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Thursday, 18 March 2021

Lettice Floyd

The Floyd family were wealthy local landowners who owned several local farms including Arnold Farm in Cromwell Lane. They were social reformers and philanthropists and had a long association with Burton Green School.

Education in Burton Green can be traced back to the 1840s, when local children were educated by Mrs Chatterway in her cottage which was very near to Moat Farm, in Hob Lane. She was supported by Ann Floyd (1813-1884). 

In 1842 Ann Floyd's father, William Floyd (b1771) put up the money to build a purpose-build school, which was built on land donated by Lord Claverdon.  

This was the large brick-built building that we know today. The building was intended to be used as a school and also as a place of worship on Sundays.

This figure shows part of the Floyd family tree. 

Ann's brother, William (1807-1879), married Alison Clapperton who was the sister of Jane Hume Clapperton, the philosopher and social reformer.  

The Floyd family owned many farms and other properties in the area including Beanit Farm in Hob Lane, Arnold's Farm in Cromwell Lane, Beechwood House Farm in Tanners Lane, and Home Farm in Spencers Lane, plus several cottages around the district. 

In the 1800s the large field just behind Arnold Farm was known as Floyd's Close. 

The Burton Green School Log Book and Miss Floyd

There is a Burton Green School Log Book, which is effectively a diary of school activities written by the head teacher. The log book is now kept in the archives of the Warwick Records Office. 

The log book includes numerous references to a 'Miss Floyd'. One or other of the Floyd sisters visited the school occasionally, over a period of 36 years, the first visit being in 1875 and the last visit in 1910. 

Most of the entries simply say 'Miss Floyd visited', but there are a few more informative entries. These are some examples...

12 February 1881
"Miss Floyd and a lady-friend came in on Thursday and heard the children sing.
 Miss Floyd spoke to the children after school about the 'Missionaries'"

20 January 1883
"Miss Floyd came in today and heard the 1st Class read, 
she afterwards promised the children a Tea for Monday"

25 November 1887
"Miss Floyd visited the school on Friday morning and gave the children some apples"

20 December 1889 (Christmas)
"Miss Floyd and a lady friend visited on Friday morning & heard the children sing. Afterwards each child received a prize from Miss Floyd who also gave them a Christmas Card and an orange."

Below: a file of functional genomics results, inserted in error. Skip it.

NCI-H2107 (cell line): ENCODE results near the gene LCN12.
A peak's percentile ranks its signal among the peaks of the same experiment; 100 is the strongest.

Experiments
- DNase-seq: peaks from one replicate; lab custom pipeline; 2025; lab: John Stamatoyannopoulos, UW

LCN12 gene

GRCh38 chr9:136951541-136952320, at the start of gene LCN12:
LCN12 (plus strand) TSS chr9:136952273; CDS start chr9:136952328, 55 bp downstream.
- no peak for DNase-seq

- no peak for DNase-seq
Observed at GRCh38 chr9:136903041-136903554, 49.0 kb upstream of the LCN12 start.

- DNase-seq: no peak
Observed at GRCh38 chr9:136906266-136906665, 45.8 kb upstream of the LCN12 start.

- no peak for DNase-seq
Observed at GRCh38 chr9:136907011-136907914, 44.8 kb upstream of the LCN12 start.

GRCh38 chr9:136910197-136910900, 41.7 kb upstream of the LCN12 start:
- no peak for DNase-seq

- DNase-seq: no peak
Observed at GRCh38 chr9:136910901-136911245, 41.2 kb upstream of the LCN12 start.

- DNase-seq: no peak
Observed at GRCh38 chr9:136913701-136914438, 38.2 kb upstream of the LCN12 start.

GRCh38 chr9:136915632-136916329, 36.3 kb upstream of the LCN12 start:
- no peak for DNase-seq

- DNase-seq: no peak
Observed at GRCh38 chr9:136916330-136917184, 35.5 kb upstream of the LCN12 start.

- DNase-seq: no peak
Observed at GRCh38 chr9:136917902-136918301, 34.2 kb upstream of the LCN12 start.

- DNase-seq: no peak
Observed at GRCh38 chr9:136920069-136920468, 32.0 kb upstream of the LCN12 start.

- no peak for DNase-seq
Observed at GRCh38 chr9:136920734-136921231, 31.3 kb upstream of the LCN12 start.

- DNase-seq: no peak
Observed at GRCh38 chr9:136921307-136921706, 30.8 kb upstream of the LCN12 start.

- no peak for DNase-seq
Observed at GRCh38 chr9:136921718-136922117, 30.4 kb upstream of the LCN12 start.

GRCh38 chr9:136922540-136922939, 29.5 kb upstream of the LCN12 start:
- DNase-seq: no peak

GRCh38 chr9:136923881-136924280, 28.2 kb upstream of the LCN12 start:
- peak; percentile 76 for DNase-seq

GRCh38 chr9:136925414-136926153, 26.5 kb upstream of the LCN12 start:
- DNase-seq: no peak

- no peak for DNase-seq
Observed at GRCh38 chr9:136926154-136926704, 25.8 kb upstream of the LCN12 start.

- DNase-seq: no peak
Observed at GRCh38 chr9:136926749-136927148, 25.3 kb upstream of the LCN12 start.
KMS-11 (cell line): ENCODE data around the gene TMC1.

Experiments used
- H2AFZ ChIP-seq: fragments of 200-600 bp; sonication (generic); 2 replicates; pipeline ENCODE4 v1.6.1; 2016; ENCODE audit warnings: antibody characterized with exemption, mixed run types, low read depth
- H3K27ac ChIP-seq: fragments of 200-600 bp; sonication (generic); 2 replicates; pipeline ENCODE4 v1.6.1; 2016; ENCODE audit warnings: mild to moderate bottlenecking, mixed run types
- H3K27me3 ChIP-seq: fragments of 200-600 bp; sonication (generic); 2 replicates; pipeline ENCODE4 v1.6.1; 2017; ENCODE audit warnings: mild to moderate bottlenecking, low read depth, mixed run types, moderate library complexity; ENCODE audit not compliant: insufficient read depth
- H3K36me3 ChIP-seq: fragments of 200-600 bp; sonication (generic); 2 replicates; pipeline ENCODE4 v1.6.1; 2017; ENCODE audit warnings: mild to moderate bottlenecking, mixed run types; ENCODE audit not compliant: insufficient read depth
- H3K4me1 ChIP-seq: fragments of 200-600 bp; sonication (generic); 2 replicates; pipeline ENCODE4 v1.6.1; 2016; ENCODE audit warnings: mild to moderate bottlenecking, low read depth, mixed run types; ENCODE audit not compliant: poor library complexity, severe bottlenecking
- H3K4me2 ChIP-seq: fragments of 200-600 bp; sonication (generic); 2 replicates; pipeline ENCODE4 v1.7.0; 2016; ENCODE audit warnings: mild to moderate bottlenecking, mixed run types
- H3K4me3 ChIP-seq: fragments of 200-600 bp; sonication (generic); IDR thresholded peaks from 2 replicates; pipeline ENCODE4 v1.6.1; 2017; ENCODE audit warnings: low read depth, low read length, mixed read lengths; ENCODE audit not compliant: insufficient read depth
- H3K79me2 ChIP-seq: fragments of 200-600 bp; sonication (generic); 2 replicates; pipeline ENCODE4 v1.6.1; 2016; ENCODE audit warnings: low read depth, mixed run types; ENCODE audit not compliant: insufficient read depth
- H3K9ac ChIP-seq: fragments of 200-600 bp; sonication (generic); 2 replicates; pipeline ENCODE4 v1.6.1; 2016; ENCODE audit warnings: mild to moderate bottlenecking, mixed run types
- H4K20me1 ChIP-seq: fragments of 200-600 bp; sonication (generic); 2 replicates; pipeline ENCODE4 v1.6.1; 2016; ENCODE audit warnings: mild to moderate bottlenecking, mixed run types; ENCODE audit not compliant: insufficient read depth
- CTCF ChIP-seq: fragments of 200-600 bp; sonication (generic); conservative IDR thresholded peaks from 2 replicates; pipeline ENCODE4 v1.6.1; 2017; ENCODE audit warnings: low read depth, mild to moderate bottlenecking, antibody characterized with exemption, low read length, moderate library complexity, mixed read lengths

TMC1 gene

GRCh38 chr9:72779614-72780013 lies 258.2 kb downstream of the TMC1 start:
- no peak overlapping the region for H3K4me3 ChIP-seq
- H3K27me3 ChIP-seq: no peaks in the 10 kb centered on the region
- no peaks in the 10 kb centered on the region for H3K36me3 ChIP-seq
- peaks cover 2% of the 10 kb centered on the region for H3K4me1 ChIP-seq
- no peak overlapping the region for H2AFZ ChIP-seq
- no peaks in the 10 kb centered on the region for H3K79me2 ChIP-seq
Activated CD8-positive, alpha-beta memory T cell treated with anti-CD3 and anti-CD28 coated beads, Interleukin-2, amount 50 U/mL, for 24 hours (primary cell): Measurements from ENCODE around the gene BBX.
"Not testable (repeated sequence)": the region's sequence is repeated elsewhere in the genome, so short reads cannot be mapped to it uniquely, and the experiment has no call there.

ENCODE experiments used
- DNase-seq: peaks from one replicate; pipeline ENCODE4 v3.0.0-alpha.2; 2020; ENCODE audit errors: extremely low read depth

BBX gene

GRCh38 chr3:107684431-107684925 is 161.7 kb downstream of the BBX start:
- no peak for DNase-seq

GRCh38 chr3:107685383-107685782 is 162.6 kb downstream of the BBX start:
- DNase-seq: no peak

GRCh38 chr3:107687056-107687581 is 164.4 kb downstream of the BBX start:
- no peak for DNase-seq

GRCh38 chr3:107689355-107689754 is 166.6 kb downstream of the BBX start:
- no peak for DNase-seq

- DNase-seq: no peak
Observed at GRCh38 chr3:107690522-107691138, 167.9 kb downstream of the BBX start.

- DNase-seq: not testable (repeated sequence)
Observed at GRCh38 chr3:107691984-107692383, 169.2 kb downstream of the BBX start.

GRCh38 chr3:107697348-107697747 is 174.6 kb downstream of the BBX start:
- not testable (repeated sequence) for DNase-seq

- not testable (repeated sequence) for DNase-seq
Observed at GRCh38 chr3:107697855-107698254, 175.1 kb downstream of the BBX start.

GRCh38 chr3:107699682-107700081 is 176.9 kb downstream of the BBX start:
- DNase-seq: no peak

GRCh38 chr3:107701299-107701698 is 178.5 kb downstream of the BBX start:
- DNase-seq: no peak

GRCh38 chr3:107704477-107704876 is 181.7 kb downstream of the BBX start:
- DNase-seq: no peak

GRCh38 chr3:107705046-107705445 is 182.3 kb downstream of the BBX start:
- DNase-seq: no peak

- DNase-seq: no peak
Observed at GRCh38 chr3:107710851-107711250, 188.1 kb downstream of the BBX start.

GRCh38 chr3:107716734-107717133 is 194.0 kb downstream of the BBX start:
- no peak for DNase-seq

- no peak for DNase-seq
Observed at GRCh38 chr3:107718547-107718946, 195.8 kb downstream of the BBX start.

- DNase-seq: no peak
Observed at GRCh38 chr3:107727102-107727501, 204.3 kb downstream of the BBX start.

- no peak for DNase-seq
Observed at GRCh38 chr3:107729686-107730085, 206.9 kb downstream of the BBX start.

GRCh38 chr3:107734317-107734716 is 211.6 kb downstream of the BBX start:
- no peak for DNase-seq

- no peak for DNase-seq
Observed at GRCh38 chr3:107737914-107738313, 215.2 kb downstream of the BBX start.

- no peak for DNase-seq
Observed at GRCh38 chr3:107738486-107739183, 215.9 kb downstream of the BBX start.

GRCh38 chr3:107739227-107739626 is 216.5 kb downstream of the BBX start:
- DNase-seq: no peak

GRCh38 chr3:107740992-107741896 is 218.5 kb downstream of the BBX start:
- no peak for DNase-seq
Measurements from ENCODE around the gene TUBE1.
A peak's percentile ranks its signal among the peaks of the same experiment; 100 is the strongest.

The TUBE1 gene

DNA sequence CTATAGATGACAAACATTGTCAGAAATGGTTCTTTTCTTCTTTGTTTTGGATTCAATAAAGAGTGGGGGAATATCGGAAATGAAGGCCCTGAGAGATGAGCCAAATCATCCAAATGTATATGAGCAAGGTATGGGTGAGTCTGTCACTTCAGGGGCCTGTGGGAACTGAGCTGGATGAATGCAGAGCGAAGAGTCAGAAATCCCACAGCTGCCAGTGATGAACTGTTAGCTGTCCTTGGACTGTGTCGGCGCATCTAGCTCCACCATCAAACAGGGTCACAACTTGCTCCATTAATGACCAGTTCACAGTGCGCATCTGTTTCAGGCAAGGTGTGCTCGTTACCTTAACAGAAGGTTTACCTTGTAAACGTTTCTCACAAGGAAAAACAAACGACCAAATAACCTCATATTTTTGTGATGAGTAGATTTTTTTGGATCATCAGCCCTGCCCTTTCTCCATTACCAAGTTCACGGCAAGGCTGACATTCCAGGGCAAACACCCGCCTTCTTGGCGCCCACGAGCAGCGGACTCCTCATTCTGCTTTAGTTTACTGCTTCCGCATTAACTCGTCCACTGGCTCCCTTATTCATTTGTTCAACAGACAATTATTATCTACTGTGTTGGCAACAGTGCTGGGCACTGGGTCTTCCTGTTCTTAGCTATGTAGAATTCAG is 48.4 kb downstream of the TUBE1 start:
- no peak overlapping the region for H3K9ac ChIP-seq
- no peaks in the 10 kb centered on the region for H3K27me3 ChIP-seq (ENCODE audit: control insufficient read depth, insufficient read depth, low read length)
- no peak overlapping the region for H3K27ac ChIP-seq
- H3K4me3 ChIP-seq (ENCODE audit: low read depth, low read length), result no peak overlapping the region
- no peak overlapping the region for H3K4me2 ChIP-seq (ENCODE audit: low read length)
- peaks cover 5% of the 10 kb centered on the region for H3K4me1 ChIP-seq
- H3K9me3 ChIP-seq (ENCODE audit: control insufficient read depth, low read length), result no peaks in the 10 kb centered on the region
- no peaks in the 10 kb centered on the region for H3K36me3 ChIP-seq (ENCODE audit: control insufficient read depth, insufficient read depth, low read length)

17 July 1908
"Miss Floyd invited all the children to tea at her house today"

William Floyd (1807-1879) had two daughters - Lettice Floyd and Mary Floyd. Most of the entries in the school log book simply refer to 'Miss Floyd' and it is not clear whether this refers to Lettice Floyd or Mary Floyd. A very small number of entries do include an initial - L Floyd or M Floyd, and on a few occasions both women visited the school together. There are some periods when we know that Lettice Floyd was working away from home but, in general, we do not know which sister each of the entries in the school log refers to.

An article about the Floyd family, written by Jean Musgrove, which was published by the Berkswell Local History Group, includes a paragraph about Lettice Floyd and states that she was an active supporter of the suffragette movement and that visiting Burton Green school was one of her activities:

Social Activism

Jean Musgrove's article does not give any further details about Lettice Floyd's activities in the suffragette movement.

In 1888 Lettice Floyd went to work as a nurse a children's hospital, and we know that from September 1895 to September 1898 she was working as a sister (in charge of a ward) at the Nottingham Children's hospital. Her time spent working in the children's hospital motivated her to become an active social justice campaigner.

In 1907 Lettice Floyd returned to Berkswell, and together with her sister, founded a local branch of the non-militant Women's Suffrage Society. But shortly afterwards, in 1908, the Berkswell branch was dissolved and its members joined the militant Women's Social and Political Union (WSPU).